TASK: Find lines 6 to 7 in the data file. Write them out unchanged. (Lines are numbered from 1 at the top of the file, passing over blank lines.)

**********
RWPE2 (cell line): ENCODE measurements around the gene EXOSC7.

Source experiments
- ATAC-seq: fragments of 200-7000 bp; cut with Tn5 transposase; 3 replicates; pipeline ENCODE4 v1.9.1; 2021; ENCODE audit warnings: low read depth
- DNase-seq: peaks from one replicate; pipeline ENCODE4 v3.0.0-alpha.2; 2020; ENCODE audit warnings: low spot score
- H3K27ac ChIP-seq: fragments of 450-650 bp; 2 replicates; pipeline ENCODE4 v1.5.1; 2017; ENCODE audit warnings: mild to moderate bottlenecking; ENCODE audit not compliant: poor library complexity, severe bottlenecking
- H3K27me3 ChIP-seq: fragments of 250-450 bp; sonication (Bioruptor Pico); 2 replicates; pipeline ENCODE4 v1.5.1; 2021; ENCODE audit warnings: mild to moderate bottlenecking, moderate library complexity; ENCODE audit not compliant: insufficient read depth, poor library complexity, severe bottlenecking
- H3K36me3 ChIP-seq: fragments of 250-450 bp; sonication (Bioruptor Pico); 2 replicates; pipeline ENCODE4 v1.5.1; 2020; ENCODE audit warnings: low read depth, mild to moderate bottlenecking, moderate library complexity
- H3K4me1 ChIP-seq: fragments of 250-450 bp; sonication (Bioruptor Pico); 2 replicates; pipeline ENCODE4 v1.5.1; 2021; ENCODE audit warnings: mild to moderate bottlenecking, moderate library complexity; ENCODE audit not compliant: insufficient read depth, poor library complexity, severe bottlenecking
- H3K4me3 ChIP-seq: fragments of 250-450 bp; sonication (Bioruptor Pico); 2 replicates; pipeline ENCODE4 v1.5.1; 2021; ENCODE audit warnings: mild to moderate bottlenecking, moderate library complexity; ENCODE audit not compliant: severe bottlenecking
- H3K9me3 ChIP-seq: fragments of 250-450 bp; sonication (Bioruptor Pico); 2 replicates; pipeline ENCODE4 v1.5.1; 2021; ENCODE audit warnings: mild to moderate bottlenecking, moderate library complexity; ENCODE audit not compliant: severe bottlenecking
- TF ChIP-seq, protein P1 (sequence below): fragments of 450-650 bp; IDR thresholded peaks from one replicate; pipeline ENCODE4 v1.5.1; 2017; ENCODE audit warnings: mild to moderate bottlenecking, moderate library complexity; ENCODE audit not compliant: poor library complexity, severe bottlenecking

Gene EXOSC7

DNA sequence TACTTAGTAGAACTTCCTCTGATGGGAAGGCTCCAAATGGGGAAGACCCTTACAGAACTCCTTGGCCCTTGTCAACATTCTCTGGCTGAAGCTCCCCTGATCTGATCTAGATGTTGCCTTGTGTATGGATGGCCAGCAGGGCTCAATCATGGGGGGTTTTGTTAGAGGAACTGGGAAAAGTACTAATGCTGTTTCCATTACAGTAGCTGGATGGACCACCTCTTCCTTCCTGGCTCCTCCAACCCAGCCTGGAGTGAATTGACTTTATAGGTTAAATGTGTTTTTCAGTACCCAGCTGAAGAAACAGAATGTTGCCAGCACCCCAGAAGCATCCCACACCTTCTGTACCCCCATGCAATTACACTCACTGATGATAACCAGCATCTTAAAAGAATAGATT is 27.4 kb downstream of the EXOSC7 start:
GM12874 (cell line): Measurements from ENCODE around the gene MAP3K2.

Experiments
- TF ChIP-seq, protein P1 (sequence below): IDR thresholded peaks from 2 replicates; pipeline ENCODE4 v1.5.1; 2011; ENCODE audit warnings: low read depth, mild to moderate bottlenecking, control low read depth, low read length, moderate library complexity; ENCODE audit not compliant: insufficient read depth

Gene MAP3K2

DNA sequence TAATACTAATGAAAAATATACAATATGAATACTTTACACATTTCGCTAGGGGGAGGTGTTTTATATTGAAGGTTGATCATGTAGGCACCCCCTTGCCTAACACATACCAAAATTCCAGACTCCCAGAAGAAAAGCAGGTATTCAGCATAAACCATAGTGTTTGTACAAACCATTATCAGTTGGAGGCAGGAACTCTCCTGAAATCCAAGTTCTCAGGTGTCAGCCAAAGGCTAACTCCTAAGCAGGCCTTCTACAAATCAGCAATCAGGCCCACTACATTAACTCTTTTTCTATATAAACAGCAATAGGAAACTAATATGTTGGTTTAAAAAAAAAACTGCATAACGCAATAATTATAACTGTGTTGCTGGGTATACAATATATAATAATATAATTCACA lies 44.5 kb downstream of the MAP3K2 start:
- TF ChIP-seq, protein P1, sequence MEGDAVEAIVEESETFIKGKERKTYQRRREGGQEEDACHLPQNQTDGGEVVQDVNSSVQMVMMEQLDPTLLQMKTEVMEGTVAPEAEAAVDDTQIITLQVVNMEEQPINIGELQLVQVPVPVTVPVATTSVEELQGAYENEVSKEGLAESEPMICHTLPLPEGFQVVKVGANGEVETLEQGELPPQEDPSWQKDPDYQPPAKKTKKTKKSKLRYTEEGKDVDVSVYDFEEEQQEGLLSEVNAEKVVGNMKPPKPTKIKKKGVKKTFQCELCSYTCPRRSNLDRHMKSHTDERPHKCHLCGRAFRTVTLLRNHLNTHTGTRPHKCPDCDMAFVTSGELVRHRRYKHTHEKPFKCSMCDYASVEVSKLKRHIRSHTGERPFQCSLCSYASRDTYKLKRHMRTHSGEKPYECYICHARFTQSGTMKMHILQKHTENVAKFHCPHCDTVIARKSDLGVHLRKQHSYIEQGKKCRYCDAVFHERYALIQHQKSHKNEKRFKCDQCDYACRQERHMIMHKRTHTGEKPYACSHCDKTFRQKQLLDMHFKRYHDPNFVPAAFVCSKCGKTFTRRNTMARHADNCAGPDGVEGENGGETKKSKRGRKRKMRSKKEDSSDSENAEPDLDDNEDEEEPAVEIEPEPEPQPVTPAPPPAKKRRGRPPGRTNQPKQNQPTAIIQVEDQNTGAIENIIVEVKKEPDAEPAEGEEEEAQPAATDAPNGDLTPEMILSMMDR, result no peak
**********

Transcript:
- H3K27me3 ChIP-seq: fragments of 250-450 bp; sonication (Bioruptor Pico); 2 replicates; pipeline ENCODE4 v1.5.1; 2021; ENCODE audit warnings: mild to moderate bottlenecking, moderate library complexity; ENCODE audit not compliant: insufficient read depth, poor library complexity, severe bottlenecking
- H3K36me3 ChIP-seq: fragments of 250-450 bp; sonication (Bioruptor Pico); 2 replicates; pipeline ENCODE4 v1.5.1; 2020; ENCODE audit warnings: low read depth, mild to moderate bottlenecking, moderate library complexity